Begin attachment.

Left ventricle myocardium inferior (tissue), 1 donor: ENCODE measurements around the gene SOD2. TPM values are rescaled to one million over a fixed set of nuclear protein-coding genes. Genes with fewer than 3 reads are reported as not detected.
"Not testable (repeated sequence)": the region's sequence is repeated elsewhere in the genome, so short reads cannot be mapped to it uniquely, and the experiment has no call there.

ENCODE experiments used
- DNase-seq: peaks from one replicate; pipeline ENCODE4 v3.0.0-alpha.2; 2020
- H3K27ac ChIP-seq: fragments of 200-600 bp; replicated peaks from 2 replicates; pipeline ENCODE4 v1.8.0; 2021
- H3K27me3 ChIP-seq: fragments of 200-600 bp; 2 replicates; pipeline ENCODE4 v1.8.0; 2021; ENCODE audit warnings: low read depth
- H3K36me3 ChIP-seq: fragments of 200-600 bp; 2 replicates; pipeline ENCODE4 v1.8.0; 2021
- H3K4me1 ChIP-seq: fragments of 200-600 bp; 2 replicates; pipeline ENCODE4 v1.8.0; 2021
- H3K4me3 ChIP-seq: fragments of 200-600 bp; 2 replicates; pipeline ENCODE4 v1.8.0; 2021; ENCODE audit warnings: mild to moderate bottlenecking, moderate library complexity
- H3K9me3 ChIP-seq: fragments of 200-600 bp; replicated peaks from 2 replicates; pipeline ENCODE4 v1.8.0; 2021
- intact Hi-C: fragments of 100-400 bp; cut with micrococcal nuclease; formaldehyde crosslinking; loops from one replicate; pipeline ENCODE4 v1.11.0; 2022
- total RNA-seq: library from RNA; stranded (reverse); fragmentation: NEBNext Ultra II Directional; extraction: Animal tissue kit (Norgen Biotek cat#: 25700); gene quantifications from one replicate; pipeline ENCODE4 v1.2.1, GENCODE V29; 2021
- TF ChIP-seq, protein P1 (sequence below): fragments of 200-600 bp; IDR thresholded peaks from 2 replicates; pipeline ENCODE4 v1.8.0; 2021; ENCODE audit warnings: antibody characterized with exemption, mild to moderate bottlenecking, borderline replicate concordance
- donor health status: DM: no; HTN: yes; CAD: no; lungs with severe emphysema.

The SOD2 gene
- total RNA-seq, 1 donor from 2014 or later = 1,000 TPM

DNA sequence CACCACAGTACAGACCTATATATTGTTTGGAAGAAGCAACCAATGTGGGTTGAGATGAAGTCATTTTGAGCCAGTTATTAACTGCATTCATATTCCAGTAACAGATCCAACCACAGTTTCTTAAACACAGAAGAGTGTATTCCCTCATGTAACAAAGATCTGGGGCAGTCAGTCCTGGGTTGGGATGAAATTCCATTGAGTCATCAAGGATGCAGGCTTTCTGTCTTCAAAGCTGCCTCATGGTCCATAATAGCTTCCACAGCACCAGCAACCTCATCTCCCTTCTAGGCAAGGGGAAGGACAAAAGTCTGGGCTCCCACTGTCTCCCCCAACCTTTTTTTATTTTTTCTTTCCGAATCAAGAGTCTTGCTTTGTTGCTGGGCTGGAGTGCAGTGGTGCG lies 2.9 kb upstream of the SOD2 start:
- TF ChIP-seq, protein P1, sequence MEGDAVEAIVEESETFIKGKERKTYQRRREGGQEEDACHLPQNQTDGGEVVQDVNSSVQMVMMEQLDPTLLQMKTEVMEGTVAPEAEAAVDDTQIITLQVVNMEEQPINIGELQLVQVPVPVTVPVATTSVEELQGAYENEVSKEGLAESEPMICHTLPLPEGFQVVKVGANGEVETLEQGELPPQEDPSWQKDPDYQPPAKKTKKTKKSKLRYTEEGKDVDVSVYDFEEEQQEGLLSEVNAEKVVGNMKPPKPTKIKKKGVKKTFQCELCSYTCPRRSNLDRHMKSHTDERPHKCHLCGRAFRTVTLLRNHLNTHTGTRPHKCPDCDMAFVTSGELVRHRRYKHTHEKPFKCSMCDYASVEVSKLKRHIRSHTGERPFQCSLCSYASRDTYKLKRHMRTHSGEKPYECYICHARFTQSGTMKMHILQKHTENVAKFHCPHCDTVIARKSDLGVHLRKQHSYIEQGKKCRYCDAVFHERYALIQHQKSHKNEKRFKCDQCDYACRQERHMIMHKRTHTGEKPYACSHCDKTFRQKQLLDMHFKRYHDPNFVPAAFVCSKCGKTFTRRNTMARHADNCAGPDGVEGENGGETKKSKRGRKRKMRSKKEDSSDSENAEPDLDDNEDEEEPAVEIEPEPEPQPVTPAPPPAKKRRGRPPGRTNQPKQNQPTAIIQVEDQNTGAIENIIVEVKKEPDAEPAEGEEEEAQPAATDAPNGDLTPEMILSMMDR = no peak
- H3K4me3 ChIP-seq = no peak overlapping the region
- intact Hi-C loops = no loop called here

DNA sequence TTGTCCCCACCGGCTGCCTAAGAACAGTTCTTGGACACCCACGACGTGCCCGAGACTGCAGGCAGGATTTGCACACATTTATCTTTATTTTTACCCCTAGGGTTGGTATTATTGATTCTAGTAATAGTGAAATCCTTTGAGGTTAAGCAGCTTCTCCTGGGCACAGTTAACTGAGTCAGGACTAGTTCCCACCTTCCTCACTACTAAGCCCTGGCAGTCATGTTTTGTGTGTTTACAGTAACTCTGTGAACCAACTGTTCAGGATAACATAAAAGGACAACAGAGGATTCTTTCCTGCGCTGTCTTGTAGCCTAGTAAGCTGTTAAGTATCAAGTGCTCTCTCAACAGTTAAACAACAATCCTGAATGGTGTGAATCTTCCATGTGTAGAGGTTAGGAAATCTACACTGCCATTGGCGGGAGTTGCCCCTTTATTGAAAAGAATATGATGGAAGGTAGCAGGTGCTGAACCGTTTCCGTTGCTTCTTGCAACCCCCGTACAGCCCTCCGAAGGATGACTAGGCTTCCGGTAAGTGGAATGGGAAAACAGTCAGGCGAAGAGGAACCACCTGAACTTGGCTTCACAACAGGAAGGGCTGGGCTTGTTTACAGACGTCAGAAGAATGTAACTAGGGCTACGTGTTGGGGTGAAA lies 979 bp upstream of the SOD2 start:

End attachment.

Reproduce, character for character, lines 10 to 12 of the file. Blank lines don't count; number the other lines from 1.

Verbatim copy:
- H3K9me3 ChIP-seq: fragments of 200-600 bp; replicated peaks from 2 replicates; pipeline ENCODE4 v1.8.0; 2021
- intact Hi-C: fragments of 100-400 bp; cut with micrococcal nuclease; formaldehyde crosslinking; loops from one replicate; pipeline ENCODE4 v1.11.0; 2022
- total RNA-seq: library from RNA; stranded (reverse); fragmentation: NEBNext Ultra II Directional; extraction: Animal tissue kit (Norgen Biotek cat#: 25700); gene quantifications from one replicate; pipeline ENCODE4 v1.2.1, GENCODE V29; 2021